Along with making video games as engaging and alluring as possible, the industry is also looking to adopt in-app monetization opportunities. This additional downloadable content can include expansion packs, new features and exciting tools, character upgrades and loot boxes (think lottery for virtual items).

When it comes to eSports, however, the business model closely follows professional sports – with majority revenue coming in from advertising and broadcasting.

Challenges, delays, hardships and comprises

Although the picture looks suitable for the gaming industry, it has its fair share of challenges. To start with, pandemic has comprised the release timelines of games like “Valorant” as they could not do the voice-overs as recording studios were closed.

Increased stress on internet servers was another setback faced by the industry. Travel bans and shipping delays post other obstacles for the industry. The supply chain issue due to the lockdown caused by the virus delayed the manufacturing of Nintendo’s Switch console.

Another part of the industry affected by the pandemic is the eSports. With its dependence on live events, the eSports industry is severely hit by the gaming industry’s pandemic. Most esports events around the globe have been cancelled or postponed, and some are taking place without the audience which made eSports lose its impact.

The picture in the long run

Let us look at the broader picture, trends that we are experiencing right now, and what looks like it might continue down the lane.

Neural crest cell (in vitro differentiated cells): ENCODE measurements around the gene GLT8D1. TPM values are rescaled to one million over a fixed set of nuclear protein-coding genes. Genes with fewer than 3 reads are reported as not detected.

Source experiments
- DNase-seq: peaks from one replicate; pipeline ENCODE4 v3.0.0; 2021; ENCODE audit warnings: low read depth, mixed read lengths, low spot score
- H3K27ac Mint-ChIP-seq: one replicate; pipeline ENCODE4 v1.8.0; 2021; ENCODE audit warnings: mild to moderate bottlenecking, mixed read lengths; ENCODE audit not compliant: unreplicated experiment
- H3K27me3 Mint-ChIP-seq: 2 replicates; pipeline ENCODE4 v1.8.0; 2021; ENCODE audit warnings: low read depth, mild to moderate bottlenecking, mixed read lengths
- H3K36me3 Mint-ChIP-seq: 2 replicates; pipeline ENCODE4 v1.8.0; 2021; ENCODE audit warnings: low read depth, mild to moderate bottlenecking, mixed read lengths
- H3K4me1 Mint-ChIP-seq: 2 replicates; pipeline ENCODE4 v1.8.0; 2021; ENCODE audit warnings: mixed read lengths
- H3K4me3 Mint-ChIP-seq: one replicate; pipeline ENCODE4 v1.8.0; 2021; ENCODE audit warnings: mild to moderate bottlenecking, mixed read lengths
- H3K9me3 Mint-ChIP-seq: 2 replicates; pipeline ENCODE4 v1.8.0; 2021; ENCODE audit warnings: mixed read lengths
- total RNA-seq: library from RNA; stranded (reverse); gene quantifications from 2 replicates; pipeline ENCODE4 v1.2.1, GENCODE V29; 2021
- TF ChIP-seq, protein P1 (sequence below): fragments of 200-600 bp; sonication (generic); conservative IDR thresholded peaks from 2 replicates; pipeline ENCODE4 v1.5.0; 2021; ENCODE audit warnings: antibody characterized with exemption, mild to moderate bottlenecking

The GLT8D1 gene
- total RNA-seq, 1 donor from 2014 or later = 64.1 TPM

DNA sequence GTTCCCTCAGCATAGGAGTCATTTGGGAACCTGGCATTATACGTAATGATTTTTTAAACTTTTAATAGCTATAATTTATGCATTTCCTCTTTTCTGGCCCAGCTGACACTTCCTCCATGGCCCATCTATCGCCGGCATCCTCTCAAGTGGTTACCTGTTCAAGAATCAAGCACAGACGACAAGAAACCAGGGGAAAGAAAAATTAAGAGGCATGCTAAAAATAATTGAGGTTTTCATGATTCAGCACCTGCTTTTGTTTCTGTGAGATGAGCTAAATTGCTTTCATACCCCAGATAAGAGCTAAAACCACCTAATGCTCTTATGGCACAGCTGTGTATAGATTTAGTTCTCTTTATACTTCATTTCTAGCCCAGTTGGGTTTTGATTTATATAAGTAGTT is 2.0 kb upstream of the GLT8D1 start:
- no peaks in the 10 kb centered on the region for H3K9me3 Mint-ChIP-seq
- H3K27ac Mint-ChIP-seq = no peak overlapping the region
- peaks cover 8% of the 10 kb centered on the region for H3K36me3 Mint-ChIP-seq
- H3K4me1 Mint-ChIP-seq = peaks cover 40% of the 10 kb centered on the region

Rise in mobile gaming and cloud-based platforms

The growing interest in gaming in tandem with improvements to gaming hardware, bandwidth and mobile internet will accelerate the delivery of games. It can be done through mobile and cloud platforms. This will give high-quality games more accessible to masses and players who are not professional gamers.

Even the blockbuster titles are now available on mobile devices. On the other hand, Cloud technology will enable players to play streamed games across devices, often without the need for any expensive hardware.

Mobile gaming has already received significant momentum; about 48% of the video gaming industry’s revenue comes from mobile gaming. And this trend is only expected to increase.

Widening of monetization avenues through subscription and free-to-play models

Subscription models like game pass service provide a reliable path to monetization for smaller games that otherwise might lack the marketing needed to break into the mainstream. Demand for ultra-high-end gaming is likely to remain popular.

Still, subscription services like Arcade provide gamers with an extensive library of video games – which can be often played without the need for advanced hardware.

Also free to play games enable developers to make money without having to convince players for upfront purchases. Instead, they offer opportunities within the game selling opportunities.

Buffet models are likely to increase the consumption rate, according to reports by Microsoft, subscription gamers increase playtime by up to 40%. It is no secret that cheaper forms of entertainment prospers during recessions.

Increase its partnership with other entertainment sectors

Some video games become so widespread that they spill over into cultural discourse. A good example would be a concert hosted by Epic Game’s Fortnite – that hosted an in-game concert by Travis Scott that attracted over 12 million concurrent views from players.